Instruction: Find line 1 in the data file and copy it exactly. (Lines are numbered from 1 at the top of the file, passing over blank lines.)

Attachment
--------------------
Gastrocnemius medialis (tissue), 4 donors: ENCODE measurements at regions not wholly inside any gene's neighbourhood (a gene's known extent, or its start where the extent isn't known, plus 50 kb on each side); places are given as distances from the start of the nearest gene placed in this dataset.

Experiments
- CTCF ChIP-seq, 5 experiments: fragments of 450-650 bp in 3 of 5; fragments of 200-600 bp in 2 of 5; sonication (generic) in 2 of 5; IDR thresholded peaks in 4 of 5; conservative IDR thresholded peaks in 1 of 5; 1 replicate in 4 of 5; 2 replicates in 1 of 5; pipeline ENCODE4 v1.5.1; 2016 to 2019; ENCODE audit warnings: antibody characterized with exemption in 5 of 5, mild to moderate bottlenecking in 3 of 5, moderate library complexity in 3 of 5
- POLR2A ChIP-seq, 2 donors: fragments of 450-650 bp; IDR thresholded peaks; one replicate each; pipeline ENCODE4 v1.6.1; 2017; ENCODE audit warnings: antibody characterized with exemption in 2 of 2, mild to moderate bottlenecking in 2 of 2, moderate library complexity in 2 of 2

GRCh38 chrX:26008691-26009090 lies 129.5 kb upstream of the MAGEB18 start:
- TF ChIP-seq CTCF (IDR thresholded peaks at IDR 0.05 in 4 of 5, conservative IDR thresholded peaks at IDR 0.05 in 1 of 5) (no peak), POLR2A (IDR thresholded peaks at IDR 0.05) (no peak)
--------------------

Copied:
Gastrocnemius medialis (tissue), 4 donors: ENCODE measurements at regions not wholly inside any gene's neighbourhood (a gene's known extent, or its start where the extent isn't known, plus 50 kb on each side); places are given as distances from the start of the nearest gene placed in this dataset.